Northern Ireland 1, England nil

That is all.

Well, link for funsies.

http://news.bbc.co.uk/sport1/hi/football/internationals/4212920.stm

That’s one of the better things about people in the US not caring about soccer. We can tie 0-0 away at Guatemala and no one would care.

Frankly, I think England’s loss to France in Euro '04 is actually worse but that’s just me. Finland drew 0-0 at Andorra last week. It’s not the end of the world for England.

Suffice it to say they really need to win the next two games.

— Alan

Or beat Mexico 2-0 at home, for that matter . . .

Funny, funny, funny. It took me 50 odd minutes to start cheering on Northern Ireland instead of England. The Second he took Sean Wright-Phillips off, our one creative outlet during the entire match, quickly followed by Gerrard and Lampard, I was convinced Northern Ireland was going to win it.

They deserved it and the tabloid reaction from rags like the S*n will be hilarious.

Replacing Cole, you know the guy who scored your only goal against Wales last week, with the returned Owens was pretty dumb too.

— Alan

Or beat Mexico 2-0 at home, for that matter . . .[/quote]

I read an article a few weeks ago with suggestions to make soccer more comprehensible and interesting to the typical, ignorant American sports fan like me. Two of the suggestions seemed to make sense:

  1. Get rid of that offsides rule. It’s only purpose seems to be insert a lot of tedious pauses in the action. Of course, I’m probably missing something vital in the game here, but I can understand the offsides rules in hockey and American football, but no matter how many times the soccer rule is explained, I still don’t get.

  2. Keep the official time on the stadium and TV clocks, just like every other timed sport in the world. What is the fucking purpose of keeping the actual game time a secret? A love of surprise endings?

It’s to keep teams from just putting an attacker in the opposing penalty box the entire game, waiting for a stray boll.

  1. Keep the official time on the stadium and TV clocks, just like every other timed sport in the world. What is the fucking purpose of keeping the actual game time a secret? A love of surprise endings?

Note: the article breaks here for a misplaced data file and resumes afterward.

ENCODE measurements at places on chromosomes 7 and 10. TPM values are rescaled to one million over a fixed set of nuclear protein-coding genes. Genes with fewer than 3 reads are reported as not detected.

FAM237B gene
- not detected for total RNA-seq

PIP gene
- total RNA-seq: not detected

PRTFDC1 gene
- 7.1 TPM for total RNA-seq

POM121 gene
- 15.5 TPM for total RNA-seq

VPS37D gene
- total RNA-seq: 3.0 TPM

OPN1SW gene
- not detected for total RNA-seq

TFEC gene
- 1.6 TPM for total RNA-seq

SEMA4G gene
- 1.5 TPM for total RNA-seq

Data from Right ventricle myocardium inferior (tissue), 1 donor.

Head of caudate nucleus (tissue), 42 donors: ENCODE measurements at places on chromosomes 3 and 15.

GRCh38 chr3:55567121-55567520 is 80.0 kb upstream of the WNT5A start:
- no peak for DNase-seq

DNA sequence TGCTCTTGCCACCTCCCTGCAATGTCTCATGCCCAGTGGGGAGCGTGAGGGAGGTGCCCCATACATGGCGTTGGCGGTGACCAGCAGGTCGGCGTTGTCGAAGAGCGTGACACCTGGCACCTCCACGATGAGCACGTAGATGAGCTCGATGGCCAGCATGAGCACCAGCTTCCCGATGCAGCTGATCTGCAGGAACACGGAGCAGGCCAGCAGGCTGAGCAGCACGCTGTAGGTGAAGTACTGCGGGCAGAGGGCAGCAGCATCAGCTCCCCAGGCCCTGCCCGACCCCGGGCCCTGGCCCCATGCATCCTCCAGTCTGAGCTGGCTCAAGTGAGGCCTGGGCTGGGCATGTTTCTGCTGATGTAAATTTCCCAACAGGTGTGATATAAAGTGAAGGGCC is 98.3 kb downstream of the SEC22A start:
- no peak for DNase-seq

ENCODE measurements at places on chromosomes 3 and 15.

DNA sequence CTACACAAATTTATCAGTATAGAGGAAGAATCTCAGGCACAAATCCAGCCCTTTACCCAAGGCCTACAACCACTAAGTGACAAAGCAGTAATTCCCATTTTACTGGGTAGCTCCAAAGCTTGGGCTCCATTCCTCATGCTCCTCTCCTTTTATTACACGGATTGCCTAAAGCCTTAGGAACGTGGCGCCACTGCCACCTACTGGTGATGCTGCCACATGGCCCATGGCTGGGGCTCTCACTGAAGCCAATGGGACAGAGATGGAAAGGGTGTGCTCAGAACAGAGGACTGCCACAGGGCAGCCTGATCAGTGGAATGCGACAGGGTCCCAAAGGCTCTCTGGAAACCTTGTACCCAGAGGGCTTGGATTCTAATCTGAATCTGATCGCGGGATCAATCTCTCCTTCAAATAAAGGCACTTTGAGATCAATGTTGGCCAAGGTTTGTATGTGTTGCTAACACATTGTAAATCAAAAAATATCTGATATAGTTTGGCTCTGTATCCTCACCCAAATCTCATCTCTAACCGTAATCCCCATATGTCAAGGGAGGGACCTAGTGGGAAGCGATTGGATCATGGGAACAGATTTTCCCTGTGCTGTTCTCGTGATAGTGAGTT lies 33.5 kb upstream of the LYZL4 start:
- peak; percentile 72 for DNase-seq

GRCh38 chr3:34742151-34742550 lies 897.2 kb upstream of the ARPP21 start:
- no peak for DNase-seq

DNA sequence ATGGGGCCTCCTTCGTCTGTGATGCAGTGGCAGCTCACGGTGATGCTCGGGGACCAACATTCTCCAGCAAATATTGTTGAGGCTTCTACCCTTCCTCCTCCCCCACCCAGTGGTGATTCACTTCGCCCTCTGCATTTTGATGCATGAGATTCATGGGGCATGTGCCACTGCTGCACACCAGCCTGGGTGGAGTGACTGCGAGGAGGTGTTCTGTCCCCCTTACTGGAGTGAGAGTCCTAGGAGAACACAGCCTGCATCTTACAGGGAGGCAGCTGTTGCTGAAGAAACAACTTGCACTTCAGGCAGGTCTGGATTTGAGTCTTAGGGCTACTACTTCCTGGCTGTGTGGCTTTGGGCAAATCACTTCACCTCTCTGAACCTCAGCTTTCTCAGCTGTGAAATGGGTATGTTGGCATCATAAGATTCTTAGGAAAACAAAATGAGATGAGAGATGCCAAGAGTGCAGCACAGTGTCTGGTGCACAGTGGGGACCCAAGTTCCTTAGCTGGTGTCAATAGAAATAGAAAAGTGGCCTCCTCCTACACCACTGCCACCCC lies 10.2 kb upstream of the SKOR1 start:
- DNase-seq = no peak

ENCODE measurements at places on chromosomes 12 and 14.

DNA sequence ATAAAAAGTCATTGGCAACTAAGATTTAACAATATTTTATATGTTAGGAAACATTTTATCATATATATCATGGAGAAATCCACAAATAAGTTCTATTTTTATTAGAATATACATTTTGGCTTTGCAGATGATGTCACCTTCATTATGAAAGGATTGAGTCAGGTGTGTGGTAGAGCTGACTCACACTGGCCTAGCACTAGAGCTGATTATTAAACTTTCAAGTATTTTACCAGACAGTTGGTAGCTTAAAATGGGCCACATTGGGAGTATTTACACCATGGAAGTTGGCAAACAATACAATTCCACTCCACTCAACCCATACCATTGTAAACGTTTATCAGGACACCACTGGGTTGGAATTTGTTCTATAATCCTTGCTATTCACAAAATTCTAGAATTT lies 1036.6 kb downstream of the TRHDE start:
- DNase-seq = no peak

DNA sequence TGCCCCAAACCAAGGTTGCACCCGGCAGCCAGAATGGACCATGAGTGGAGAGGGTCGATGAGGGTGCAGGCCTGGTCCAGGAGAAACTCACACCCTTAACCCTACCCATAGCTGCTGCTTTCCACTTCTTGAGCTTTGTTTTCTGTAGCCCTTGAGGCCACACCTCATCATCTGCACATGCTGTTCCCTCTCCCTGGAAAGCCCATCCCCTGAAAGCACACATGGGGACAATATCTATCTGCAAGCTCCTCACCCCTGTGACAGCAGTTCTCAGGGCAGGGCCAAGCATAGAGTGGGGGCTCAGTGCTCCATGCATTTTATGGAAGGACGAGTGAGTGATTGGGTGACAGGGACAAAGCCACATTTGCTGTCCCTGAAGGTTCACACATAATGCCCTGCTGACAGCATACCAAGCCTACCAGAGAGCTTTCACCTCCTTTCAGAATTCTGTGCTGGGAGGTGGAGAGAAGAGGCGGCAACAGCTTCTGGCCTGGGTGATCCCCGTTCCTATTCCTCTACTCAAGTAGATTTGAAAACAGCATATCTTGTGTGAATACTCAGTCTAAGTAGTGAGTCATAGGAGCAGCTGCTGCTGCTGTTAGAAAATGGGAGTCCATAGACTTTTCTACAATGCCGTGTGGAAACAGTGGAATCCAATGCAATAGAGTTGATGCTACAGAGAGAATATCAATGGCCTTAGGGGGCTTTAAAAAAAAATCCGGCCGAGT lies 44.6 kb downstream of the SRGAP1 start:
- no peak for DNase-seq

I don’t know about your tv, but tv broadcasts here show the match clock every 5-10 minutes or so. Extra time is announced a couple of minutes before the half ends but the decision to end a half is up to the referee so it’s not exact to the second. It’s 45 minute halfs we’re talking about, people don’t need to see the clock all the time. As for stadium clocks, I believe they do show the time, but I haven’t been to a football match in over a decade so I’m not sure.

Yes, to prevent cherry-picking. It can be a difficult rule to implement properly but soccer would be much different without it, and I think much worse.

As far as stray bolls go, if it was Heinrich and not Uwe, that would be ok.

As for stadium clocks, I believe they do show the time, but I haven’t been to a football match in over a decade so I’m not sure.

They do show the time, right on the stadium clock (as well as on TV). I don’t know where this guy got his ideas for suggestions but he must not have watched any soccer to come up with them.

Dr Fear- They show the stoppage time? Not in the handful of soccer games I’ve watched.
But showing stoppage time is a half solution. Get rid of the concept. Stop the clock like every other timed sport.

So whatever happened to Norman Whiteside?? :lol:

Or beat Mexico 2-0 at home, for that matter . . .[/quote]

I read an article a few weeks ago with suggestions to make soccer more comprehensible and interesting to the typical, ignorant American sports fan like me. Two of the suggestions seemed to make sense:

  1. Get rid of that offsides rule. It’s only purpose seems to be insert a lot of tedious pauses in the action. Of course, I’m probably missing something vital in the game here, but I can understand the offsides rules in hockey and American football, but no matter how many times the soccer rule is explained, I still don’t get.